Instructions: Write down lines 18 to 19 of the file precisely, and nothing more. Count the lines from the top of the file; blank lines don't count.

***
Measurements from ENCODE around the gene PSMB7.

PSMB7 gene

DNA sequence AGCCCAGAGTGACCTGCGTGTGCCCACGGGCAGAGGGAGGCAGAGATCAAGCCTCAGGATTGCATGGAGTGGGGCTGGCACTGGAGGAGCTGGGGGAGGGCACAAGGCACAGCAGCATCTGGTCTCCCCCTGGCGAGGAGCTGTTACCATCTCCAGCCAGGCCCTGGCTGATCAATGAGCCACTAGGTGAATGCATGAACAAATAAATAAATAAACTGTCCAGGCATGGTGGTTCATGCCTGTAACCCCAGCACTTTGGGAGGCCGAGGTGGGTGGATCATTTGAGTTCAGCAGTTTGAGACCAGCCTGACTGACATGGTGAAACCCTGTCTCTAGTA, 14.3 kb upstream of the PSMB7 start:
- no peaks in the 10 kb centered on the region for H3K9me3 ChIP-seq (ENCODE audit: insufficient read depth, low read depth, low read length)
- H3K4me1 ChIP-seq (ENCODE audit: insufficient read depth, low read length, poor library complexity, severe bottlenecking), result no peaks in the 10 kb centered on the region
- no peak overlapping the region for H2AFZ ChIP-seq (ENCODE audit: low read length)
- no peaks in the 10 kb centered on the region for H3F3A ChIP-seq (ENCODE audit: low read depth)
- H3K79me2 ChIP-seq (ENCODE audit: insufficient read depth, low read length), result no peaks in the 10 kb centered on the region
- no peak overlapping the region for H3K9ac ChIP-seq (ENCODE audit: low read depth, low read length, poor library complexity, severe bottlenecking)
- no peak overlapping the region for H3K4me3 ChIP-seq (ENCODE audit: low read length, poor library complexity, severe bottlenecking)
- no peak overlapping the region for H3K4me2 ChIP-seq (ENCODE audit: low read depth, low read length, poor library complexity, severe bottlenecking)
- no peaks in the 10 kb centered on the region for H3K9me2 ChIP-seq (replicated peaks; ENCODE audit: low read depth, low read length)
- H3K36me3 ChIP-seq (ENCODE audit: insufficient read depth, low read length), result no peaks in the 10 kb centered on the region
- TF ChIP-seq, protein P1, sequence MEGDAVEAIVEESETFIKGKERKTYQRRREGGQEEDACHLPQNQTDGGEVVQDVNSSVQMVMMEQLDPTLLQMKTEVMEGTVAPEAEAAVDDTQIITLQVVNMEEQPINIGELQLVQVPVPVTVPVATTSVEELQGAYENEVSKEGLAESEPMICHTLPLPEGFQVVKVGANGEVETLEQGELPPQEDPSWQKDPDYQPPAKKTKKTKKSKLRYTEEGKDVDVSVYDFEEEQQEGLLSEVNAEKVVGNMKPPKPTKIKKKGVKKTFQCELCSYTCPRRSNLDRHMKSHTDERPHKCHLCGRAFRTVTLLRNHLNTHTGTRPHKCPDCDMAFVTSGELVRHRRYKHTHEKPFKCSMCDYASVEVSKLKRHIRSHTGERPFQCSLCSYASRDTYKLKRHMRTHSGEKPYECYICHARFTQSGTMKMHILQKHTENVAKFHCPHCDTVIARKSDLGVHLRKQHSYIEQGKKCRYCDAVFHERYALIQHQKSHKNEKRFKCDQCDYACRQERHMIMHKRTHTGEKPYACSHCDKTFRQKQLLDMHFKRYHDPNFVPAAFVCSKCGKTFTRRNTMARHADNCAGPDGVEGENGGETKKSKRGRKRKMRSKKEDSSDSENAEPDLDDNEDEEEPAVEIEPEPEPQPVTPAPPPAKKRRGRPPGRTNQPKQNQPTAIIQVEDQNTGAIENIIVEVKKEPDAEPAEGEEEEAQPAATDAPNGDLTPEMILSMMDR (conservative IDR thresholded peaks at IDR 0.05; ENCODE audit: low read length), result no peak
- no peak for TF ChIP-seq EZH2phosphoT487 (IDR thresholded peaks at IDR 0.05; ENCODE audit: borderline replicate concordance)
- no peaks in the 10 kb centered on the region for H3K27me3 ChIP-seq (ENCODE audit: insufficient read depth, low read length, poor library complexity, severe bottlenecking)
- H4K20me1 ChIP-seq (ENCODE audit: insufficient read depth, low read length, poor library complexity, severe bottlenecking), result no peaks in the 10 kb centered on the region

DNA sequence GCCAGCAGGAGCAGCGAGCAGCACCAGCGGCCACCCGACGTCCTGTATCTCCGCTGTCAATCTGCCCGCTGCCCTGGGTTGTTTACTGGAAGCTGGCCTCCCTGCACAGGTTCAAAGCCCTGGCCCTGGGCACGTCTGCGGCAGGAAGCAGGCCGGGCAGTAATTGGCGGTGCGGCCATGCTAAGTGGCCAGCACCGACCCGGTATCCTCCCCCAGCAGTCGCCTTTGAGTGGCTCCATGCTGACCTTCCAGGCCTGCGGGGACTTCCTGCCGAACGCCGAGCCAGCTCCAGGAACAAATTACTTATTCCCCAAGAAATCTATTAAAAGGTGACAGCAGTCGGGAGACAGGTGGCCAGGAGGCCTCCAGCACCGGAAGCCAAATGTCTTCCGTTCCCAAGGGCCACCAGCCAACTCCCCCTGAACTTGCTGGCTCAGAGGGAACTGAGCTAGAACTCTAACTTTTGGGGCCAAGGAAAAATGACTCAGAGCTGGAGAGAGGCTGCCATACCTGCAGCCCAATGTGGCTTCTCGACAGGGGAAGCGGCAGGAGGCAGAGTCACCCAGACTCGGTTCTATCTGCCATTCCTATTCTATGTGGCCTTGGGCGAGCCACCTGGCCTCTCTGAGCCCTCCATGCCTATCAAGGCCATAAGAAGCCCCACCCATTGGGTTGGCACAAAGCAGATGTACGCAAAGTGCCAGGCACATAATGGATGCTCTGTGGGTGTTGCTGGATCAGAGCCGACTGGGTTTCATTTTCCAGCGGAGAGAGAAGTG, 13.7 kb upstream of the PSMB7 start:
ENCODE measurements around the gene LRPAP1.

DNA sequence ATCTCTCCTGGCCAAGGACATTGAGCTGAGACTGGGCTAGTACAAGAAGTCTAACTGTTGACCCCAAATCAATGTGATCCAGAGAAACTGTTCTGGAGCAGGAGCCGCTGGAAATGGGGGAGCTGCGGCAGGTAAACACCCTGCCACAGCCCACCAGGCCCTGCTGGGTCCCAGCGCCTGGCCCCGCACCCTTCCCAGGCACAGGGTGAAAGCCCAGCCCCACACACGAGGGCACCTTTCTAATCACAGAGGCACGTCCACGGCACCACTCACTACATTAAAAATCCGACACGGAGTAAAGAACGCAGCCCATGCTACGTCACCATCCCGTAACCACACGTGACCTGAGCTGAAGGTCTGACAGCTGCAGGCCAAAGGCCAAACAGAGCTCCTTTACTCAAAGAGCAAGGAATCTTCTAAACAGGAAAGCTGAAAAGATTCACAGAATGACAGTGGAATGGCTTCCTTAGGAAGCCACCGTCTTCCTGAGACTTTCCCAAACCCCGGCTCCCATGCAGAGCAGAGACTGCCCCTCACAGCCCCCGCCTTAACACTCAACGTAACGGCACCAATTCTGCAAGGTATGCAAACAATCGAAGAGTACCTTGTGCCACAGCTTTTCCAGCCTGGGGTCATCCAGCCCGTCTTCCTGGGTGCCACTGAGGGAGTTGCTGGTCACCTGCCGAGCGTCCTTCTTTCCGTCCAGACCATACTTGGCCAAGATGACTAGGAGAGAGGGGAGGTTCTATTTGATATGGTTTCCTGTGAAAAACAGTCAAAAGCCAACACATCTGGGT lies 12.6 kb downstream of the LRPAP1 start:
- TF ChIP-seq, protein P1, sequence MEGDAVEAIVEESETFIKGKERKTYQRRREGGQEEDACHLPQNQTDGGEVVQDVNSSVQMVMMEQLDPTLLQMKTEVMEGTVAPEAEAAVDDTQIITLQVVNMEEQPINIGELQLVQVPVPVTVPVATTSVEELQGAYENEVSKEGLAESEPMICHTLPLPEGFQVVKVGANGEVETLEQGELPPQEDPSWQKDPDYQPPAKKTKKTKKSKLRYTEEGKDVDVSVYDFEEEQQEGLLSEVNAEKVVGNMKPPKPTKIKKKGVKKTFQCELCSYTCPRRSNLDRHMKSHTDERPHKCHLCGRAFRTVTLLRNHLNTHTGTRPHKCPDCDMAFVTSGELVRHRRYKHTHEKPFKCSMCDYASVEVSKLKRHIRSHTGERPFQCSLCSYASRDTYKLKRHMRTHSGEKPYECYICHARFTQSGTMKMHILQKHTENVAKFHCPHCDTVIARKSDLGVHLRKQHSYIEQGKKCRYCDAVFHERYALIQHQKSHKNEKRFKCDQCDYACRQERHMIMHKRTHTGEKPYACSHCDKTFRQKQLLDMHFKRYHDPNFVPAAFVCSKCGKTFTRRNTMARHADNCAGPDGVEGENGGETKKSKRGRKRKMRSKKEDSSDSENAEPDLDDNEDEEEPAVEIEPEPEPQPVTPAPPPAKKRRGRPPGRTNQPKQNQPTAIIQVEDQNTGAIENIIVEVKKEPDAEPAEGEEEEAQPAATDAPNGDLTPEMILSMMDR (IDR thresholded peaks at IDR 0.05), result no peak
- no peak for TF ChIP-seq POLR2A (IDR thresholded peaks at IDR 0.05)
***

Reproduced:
DNA sequence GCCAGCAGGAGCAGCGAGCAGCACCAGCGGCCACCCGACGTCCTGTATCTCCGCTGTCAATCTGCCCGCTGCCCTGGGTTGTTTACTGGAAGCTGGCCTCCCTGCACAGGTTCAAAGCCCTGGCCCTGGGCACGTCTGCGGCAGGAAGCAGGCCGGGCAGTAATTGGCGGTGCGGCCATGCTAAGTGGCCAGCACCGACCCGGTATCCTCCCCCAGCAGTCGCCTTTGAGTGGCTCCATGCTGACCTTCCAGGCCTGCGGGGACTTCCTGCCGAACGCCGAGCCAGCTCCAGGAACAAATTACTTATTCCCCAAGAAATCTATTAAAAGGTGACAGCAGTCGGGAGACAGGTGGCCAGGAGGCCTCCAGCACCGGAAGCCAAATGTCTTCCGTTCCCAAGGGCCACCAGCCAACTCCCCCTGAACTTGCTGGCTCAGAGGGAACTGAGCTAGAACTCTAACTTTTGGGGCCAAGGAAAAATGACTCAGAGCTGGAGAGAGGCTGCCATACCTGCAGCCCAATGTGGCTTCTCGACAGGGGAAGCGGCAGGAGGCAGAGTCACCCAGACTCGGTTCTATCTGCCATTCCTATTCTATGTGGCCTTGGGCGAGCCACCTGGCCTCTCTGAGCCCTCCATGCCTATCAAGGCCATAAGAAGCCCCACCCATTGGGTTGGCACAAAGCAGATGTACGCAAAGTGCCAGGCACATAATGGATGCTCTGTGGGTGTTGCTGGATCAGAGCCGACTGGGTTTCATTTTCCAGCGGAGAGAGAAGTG, 13.7 kb upstream of the PSMB7 start:
ENCODE measurements around the gene LRPAP1.